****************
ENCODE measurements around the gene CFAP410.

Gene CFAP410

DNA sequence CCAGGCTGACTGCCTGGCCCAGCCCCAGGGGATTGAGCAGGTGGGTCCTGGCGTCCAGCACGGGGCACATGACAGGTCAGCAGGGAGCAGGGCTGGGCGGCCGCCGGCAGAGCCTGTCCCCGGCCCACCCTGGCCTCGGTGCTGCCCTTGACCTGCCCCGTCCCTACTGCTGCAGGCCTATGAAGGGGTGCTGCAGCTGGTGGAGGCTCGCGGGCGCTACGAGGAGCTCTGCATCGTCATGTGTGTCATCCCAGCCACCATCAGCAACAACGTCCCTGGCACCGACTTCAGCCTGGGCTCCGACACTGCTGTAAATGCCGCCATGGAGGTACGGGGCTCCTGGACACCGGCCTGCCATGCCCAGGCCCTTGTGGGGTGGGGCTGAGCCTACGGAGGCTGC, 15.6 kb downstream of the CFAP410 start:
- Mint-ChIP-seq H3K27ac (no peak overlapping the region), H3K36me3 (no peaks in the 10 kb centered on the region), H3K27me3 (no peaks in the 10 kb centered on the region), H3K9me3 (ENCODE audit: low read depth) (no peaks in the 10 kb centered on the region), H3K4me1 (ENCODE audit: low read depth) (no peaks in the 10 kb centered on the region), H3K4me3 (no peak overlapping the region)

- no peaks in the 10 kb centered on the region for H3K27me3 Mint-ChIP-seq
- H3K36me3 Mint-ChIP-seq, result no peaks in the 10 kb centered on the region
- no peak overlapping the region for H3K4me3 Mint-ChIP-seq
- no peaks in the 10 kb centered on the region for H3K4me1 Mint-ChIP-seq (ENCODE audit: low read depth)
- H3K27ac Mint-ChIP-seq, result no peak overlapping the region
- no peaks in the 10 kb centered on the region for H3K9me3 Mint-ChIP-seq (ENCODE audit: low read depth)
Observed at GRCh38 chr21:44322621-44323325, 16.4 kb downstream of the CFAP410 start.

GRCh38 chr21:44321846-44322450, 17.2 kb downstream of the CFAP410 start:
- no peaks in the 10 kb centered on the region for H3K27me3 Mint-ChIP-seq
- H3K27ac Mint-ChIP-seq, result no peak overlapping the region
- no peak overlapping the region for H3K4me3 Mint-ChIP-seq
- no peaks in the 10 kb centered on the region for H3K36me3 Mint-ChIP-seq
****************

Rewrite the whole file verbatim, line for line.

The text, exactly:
ENCODE measurements around the gene CFAP410.

Gene CFAP410

DNA sequence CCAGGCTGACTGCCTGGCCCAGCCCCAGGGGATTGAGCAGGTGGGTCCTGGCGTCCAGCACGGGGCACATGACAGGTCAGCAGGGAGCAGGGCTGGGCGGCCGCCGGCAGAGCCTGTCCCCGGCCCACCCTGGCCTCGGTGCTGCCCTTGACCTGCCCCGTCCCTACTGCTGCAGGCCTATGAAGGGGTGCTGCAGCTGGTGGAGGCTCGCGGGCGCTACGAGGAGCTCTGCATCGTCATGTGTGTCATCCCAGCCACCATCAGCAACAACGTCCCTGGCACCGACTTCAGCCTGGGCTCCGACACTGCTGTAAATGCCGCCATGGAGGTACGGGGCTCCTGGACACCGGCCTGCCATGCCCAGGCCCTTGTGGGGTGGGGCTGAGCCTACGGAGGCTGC, 15.6 kb downstream of the CFAP410 start:
- Mint-ChIP-seq H3K27ac (no peak overlapping the region), H3K36me3 (no peaks in the 10 kb centered on the region), H3K27me3 (no peaks in the 10 kb centered on the region), H3K9me3 (ENCODE audit: low read depth) (no peaks in the 10 kb centered on the region), H3K4me1 (ENCODE audit: low read depth) (no peaks in the 10 kb centered on the region), H3K4me3 (no peak overlapping the region)

- no peaks in the 10 kb centered on the region for H3K27me3 Mint-ChIP-seq
- H3K36me3 Mint-ChIP-seq, result no peaks in the 10 kb centered on the region
- no peak overlapping the region for H3K4me3 Mint-ChIP-seq
- no peaks in the 10 kb centered on the region for H3K4me1 Mint-ChIP-seq (ENCODE audit: low read depth)
- H3K27ac Mint-ChIP-seq, result no peak overlapping the region
- no peaks in the 10 kb centered on the region for H3K9me3 Mint-ChIP-seq (ENCODE audit: low read depth)
Observed at GRCh38 chr21:44322621-44323325, 16.4 kb downstream of the CFAP410 start.

GRCh38 chr21:44321846-44322450, 17.2 kb downstream of the CFAP410 start:
- no peaks in the 10 kb centered on the region for H3K27me3 Mint-ChIP-seq
- H3K27ac Mint-ChIP-seq, result no peak overlapping the region
- no peak overlapping the region for H3K4me3 Mint-ChIP-seq
- no peaks in the 10 kb centered on the region for H3K36me3 Mint-ChIP-seq